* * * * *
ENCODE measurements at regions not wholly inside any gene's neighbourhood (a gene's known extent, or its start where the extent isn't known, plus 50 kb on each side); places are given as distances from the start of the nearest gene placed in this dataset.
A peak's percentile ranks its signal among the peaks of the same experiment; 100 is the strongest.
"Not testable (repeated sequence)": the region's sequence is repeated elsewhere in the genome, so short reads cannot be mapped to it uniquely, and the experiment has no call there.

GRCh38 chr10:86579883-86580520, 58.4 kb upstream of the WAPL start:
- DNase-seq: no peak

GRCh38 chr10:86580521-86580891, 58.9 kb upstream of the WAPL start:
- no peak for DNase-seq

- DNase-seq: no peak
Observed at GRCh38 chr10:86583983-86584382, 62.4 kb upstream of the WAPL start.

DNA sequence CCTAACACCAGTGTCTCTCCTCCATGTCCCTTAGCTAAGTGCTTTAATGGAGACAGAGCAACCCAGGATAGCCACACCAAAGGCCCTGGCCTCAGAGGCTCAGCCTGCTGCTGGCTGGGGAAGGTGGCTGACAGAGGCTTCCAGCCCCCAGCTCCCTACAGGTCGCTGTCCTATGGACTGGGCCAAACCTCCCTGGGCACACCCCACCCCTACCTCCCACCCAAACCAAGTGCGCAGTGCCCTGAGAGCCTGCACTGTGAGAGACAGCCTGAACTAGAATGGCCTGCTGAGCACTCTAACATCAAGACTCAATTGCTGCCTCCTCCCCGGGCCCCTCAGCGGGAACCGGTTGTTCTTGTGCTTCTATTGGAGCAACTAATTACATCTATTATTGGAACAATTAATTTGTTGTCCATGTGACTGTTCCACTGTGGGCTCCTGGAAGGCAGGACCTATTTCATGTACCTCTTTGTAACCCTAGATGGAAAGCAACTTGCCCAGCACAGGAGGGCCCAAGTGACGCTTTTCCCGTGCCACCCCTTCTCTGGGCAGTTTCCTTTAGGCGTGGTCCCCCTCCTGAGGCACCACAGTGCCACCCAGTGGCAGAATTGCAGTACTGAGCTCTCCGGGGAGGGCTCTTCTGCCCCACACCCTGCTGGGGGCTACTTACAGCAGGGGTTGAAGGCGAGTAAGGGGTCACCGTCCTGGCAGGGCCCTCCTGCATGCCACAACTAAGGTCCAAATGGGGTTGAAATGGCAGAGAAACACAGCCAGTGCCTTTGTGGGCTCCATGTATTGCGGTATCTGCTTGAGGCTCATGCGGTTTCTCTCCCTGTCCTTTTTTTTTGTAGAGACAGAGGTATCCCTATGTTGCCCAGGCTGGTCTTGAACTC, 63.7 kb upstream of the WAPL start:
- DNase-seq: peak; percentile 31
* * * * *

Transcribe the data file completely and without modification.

ENCODE measurements at regions not wholly inside any gene's neighbourhood (a gene's known extent, or its start where the extent isn't known, plus 50 kb on each side); places are given as distances from the start of the nearest gene placed in this dataset.
A peak's percentile ranks its signal among the peaks of the same experiment; 100 is the strongest.
"Not testable (repeated sequence)": the region's sequence is repeated elsewhere in the genome, so short reads cannot be mapped to it uniquely, and the experiment has no call there.

GRCh38 chr10:86579883-86580520, 58.4 kb upstream of the WAPL start:
- DNase-seq: no peak

GRCh38 chr10:86580521-86580891, 58.9 kb upstream of the WAPL start:
- no peak for DNase-seq

- DNase-seq: no peak
Observed at GRCh38 chr10:86583983-86584382, 62.4 kb upstream of the WAPL start.

DNA sequence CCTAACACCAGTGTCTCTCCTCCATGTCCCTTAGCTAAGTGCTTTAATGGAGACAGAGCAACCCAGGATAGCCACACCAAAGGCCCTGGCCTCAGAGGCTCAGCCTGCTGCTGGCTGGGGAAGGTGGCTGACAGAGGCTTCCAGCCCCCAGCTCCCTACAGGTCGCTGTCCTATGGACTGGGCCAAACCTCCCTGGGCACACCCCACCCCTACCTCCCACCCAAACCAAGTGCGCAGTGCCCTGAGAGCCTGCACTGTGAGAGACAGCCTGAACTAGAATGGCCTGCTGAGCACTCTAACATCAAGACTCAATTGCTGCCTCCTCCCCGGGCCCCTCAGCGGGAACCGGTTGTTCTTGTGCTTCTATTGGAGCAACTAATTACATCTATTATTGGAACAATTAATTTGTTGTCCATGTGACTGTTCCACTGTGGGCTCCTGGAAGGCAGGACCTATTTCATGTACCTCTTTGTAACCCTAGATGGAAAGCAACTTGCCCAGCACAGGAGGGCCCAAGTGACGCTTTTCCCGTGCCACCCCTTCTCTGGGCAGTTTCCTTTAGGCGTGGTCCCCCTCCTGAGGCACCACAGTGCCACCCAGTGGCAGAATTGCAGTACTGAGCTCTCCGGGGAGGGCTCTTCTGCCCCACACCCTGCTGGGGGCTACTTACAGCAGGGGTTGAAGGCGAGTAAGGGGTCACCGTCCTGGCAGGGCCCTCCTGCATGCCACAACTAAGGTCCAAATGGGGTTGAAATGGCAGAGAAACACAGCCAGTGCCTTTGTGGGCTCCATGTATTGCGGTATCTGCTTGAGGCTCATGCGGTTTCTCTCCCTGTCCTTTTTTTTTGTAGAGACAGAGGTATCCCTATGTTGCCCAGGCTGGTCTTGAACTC, 63.7 kb upstream of the WAPL start:
- DNase-seq: peak; percentile 31